This

This

I also hope to see the public 'fountain' where he sat in Elvas, and the British military cemetery there (recently opened or visited or something by the Duchess of Wellington, I think).

William Beckford's good on a lot of things and places, but not on Portugal, I'm afraid

Thanks for pointing me to Peter Daughtrey's 'Atlantis and the Silver city'. Other people have suggested Thera, of course, others Djerba, off the Tunisian coast, where one day I mean to go to pay my respects at the cemetery for nameless African migrants drowned in the middle passage. Do you know Rose Macaulay's scintillating 'They Went to Portugal' ?

Thanks again. Much more than I expected.
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Old Sep 20th 2017, 4:35 pm   #10
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Default Re: Elvas, Beja, Serpa, Mertola, Silves

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Originally Posted by Sancho View Post
Thanks very much indeed for all the answers and suggestions. What an amazingly helpful lot you are.

I knew about people like Ibn ‘Ammar and al-Mu’tadid, writing about lovely Christian girls in the balconied castle, but nothing else about Silves. Imagining Coeur de Lion sacking it will make it even more interesting.

I'll get in touch with the Algarve History Association. I seem to be interested in everything they're interested in, including Iran.

I'd already made a note about seeing the Minas de Sao Domingos if possible. Of the other places you suggest, Moura sounds the most likely. It's more or less on the route in any case. The others - Castelo de Vide, Marvão, Monsaraz... - look as if they'd require a day or so's detour. I mean to travel by local bus mainly, or by train.

You're right. The Hotel de Moura looks the sort of place I like.

Here are a couple of things about George Borrow's travels in Portugal. It may be possible to locate the tower he visited between Estremoz and Elvas, and perhaps even some of the inns he stayed in.

This

This

I also hope to see the public 'fountain' where he sat in Elvas, and the British military cemetery there (recently opened or visited or something by the Duchess of Wellington, I think).

William Beckford's good on a lot of things and places, but not on Portugal, I'm afraid

Thanks for pointing me to Peter Daughtrey's 'Atlantis and the Silver city'. Other people have suggested Thera, of course, others Djerba, off the Tunisian coast, where one day I mean to go to pay my respects at the cemetery for nameless African migrants drowned in the middle passage. Do you know Rose Macaulay's scintillating 'They Went to Portugal' ?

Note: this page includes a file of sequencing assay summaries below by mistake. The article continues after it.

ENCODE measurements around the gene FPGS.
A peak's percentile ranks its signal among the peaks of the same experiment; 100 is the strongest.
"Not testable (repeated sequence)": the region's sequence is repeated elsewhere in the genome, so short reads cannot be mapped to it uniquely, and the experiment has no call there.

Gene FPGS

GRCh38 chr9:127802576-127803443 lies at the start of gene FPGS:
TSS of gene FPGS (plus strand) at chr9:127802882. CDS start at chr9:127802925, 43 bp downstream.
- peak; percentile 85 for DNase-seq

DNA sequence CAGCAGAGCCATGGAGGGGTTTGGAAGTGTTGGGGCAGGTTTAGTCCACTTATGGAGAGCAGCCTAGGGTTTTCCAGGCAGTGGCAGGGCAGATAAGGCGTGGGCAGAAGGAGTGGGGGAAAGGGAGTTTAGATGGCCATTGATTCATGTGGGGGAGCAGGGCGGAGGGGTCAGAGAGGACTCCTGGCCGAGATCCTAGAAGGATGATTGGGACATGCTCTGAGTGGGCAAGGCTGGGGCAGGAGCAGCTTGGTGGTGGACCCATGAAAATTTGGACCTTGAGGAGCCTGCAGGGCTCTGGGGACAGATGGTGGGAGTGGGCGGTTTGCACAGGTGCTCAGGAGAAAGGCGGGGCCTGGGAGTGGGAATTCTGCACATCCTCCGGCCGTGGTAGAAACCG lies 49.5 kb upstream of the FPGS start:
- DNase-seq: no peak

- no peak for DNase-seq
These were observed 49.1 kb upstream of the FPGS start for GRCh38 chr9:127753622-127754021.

Thanks again. Much more than I expected.
Ah, I forgot to say - down the mountain from Marvão, on the way to Castelo de Vide, you pass through a small village called "Portagem". This seemed an odd name to me, as it is what you saw on bus stops in Lisbon and was equivalent to "Fare Stage" in the UK. However, it actually means "Toll" and a short wander tells you why.

There is a "Roman" bridge beside the swimming pool and across it is a tower with a plaque on it commemorating the passage of the Jews from Spain to Portugal following their expulsion in 1492 - some 16000 crossed here, protected by the stronghold at Marvão, and paid a "toll" to enter Portugal (although, not for long...)

History coming out of your ears!
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Last edited by macliam; Sep 20th 2017 at 4:58 pm.
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Old Sep 26th 2017, 5:16 am   #11
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Default Re: Elvas, Beja, Serpa, Mertola, Silves

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Ah, I forgot to say - down the mountain from Marvão, on the way to Castelo de Vide, you pass through a small village called "Portagem". This seemed an odd name to me, as it is what you saw on bus stops in Lisbon and was equivalent to "Fare Stage" in the UK. However, it actually means "Toll" and a short wander tells you why.

There is a "Roman" bridge beside the swimming pool and across it is a tower with a plaque on it commemorating the passage of the Jews from Spain to Portugal following their expulsion in 1492 - some 16000 crossed here, protected by the stronghold at Marvão, and paid a "toll" to enter Portugal (although, not for long...)
https://shalommorris.files.wordpress...6/img_2834.jpg
History coming out of your ears!
Thanks. I'll look out for that. It reminds me of the famous 'Tabula Traiana' on the left bank of the Danube, in the Iron Gates gorge.

Trajan s Plaque - Tabula Traiana

One day I'd like to go there too, to see the fish-human heads at Lepenski Vir.
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Old Sep 26th 2017, 9:55 am   #12
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Default Re: Elvas, Beja, Serpa, Mertola, Silves

Interesting. Few comments about the Peninsular wars.

In short, the French had difficulty penetrating South of the Tagus.

Much of the history of this campaign is further North.

After Sir John Mooreºs force was evacuated at La Coruna, Wellington, Beresford & Co began the fight back in Lisbon, first by protecting Lisbon by fortifying the region North of Lisbon at with a range of forts called "The lines of Torres Vedras" (in Portuguese - As Linhas das Torres Vedras)

In the town, where we have just moved to Malveira, near Mafra, there is a small keep which was one of the rear line artillery fortifications north or Lisbon. Not much to see now but interesting.

When Wellington & the Portuguese forces started moving out, they moved North & East.

For example, in Lousã, at the https://palaciodalousa.com/# , there were on display a couple of years ago a couple of letters written both by Wellington and Soult when they passed through.

Some resources:

ICLTV ‹ Cilt - Centro de Interpretação das Linhas de Torres

Historical Route of the Lines of Torres | Câmara Municipal de Mafra

https://en.wikipedia.org/wiki/Peninsular_War
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Old Sep 26th 2017, 5:09 pm   #13
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Default Re: Elvas, Beja, Serpa, Mertola, Silves

Quote:
Originally Posted by Sancho View Post
I hope to come to Portugal for a few weeks later in the year, and if I do I'd like to see these places. I wonder if anyone knows them and whether they think there's anything I should know about them - e.g. advice on what to see, where to sleep, what to avoid, what to drink...

In Elvas, I'll be particularly interested in anything / anywhere to do with the Peninsular Wars and just after (including George Borrow's visit), and in Silves anything to do with Hispano-Islamic poetry.
My favourites in this area along with others already posted area are:-

North of Moura

https://en.wikipedia.org/wiki/Alqueva_Dam One of the largest in Western Europe